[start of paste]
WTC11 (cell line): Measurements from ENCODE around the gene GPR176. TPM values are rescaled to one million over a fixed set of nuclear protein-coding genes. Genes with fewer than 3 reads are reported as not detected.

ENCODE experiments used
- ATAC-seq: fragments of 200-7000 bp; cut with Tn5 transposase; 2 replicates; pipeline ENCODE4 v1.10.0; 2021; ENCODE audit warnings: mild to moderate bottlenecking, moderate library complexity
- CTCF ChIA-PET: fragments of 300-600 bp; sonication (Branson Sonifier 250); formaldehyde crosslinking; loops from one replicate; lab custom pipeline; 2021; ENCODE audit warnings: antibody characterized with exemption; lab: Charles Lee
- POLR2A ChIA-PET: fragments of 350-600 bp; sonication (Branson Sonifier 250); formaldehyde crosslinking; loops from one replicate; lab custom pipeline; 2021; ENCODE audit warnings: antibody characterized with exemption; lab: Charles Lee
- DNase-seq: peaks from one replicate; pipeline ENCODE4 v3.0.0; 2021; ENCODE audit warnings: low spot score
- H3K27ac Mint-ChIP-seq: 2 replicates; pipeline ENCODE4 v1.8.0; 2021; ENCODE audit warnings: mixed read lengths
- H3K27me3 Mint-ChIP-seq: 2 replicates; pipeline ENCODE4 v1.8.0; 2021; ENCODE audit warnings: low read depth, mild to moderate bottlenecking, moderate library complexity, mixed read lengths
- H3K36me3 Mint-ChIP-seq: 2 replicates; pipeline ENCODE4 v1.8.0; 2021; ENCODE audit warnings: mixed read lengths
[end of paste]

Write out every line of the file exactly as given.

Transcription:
WTC11 (cell line): Measurements from ENCODE around the gene GPR176. TPM values are rescaled to one million over a fixed set of nuclear protein-coding genes. Genes with fewer than 3 reads are reported as not detected.

ENCODE experiments used
- ATAC-seq: fragments of 200-7000 bp; cut with Tn5 transposase; 2 replicates; pipeline ENCODE4 v1.10.0; 2021; ENCODE audit warnings: mild to moderate bottlenecking, moderate library complexity
- CTCF ChIA-PET: fragments of 300-600 bp; sonication (Branson Sonifier 250); formaldehyde crosslinking; loops from one replicate; lab custom pipeline; 2021; ENCODE audit warnings: antibody characterized with exemption; lab: Charles Lee
- POLR2A ChIA-PET: fragments of 350-600 bp; sonication (Branson Sonifier 250); formaldehyde crosslinking; loops from one replicate; lab custom pipeline; 2021; ENCODE audit warnings: antibody characterized with exemption; lab: Charles Lee
- DNase-seq: peaks from one replicate; pipeline ENCODE4 v3.0.0; 2021; ENCODE audit warnings: low spot score
- H3K27ac Mint-ChIP-seq: 2 replicates; pipeline ENCODE4 v1.8.0; 2021; ENCODE audit warnings: mixed read lengths
- H3K27me3 Mint-ChIP-seq: 2 replicates; pipeline ENCODE4 v1.8.0; 2021; ENCODE audit warnings: low read depth, mild to moderate bottlenecking, moderate library complexity, mixed read lengths
- H3K36me3 Mint-ChIP-seq: 2 replicates; pipeline ENCODE4 v1.8.0; 2021; ENCODE audit warnings: mixed read lengths